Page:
Picking and choosing
John Wilkinson, (Letters, February 25), wants us to vote to leave the European Union, and suggests that we can then have all the bits he likes without the bits he doesn't.
I’m sorry, but it doesn’t work like that.
He talks of us following the example of Norway, which is outside the EU but can trade with it. But Norway shows clearly some of the ways we would suffer if we were to vote to leave.
Norway needs to be part of the Single Market, with all the benefits it brings.
True, it has negotiated an agreement with the EU, but it doesn’t have any of the influence we have over the standards that have to be used by companies when they export.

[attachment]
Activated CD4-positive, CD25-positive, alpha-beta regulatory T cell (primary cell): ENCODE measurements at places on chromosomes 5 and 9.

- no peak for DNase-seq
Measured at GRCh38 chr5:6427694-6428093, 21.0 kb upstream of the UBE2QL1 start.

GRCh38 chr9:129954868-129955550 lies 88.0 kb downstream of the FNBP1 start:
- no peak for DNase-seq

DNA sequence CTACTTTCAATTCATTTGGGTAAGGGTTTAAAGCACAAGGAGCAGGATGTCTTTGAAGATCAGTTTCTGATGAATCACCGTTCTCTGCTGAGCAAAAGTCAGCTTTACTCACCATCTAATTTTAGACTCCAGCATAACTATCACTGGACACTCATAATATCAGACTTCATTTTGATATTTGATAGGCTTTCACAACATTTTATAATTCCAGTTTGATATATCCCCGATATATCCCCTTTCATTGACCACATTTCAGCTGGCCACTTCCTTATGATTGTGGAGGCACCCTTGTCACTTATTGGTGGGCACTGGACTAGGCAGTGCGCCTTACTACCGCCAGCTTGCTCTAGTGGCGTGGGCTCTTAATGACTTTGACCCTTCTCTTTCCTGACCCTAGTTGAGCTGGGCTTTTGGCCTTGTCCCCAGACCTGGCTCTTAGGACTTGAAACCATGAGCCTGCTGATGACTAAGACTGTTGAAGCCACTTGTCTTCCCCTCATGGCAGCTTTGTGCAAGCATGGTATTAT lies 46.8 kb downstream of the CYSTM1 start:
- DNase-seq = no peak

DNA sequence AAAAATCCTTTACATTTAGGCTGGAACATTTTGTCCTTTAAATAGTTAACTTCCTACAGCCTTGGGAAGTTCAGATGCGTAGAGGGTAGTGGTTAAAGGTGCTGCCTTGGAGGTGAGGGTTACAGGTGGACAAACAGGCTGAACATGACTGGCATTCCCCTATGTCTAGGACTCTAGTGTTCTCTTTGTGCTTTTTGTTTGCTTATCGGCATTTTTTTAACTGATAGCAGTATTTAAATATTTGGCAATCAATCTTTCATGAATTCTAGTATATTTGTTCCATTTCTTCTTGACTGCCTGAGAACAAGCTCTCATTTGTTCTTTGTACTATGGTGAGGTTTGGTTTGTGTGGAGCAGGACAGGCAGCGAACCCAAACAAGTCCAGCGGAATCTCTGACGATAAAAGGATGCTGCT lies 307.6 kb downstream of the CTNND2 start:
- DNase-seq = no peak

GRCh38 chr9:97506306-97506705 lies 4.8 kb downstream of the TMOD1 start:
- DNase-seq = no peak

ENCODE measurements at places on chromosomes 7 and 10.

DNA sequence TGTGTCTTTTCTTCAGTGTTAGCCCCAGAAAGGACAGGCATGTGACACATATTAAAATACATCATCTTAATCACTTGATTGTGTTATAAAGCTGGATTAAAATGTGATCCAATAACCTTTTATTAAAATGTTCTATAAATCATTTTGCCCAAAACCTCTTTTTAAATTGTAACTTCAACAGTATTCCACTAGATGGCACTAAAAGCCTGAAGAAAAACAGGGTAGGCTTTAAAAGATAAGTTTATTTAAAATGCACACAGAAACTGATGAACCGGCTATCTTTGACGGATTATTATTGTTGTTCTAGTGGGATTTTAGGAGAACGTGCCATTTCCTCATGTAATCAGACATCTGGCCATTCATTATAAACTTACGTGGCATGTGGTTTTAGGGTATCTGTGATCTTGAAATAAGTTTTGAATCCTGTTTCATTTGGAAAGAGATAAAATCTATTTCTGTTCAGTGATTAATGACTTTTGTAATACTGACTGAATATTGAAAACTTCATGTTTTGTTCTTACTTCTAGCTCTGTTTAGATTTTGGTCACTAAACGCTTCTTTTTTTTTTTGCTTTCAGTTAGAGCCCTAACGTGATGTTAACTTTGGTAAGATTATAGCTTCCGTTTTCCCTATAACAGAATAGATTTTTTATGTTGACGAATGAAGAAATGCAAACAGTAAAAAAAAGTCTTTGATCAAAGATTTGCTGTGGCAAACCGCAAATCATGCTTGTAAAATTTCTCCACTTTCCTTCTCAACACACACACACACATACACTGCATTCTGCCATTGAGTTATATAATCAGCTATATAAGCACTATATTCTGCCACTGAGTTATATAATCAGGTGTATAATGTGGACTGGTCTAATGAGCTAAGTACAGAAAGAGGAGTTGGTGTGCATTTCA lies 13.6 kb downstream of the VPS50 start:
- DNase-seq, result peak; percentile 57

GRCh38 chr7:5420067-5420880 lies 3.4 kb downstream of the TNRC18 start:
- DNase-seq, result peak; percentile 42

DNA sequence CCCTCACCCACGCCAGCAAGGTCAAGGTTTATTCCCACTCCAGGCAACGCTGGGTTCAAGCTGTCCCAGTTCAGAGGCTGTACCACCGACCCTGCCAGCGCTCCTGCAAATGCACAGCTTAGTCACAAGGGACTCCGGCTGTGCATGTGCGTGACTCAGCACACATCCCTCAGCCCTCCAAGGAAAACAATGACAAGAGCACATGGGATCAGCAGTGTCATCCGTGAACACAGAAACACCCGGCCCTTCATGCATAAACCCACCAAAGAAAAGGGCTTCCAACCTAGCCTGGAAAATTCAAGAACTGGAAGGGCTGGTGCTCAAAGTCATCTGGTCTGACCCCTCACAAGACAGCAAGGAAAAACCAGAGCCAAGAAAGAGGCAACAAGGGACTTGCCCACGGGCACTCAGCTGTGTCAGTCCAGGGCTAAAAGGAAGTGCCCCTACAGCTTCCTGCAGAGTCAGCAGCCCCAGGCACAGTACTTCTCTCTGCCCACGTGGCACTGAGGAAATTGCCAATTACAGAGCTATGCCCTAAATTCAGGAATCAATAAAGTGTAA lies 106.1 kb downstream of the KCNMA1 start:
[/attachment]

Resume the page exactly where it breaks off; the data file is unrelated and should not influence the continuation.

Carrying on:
It just has to accept the rules drawn up by the countries that are members.
No Norwegian ministers are there when Government ministers from the member states meet to make decisions.
There are no Norwegian Members of the European Parliament to represent their voters and influence laws. To add to the picture, they have to pay the EU about the same per head of population as we do.
Our MEPs vote and influence the size of the EU budget and how it is spent – Norway doesn’t have any way of influencing it. Norway also has free movement of labour with the European Union – so the Norway model wouldn’t even do away with that.
Of course the EU is far from perfect. But it is clear that we have to co-operate with our nearest neighbours – the countries of the European Union. The best way to do that, and the way that gives us most influence, is from inside.
Britain is stronger, safer and better off in the European Union.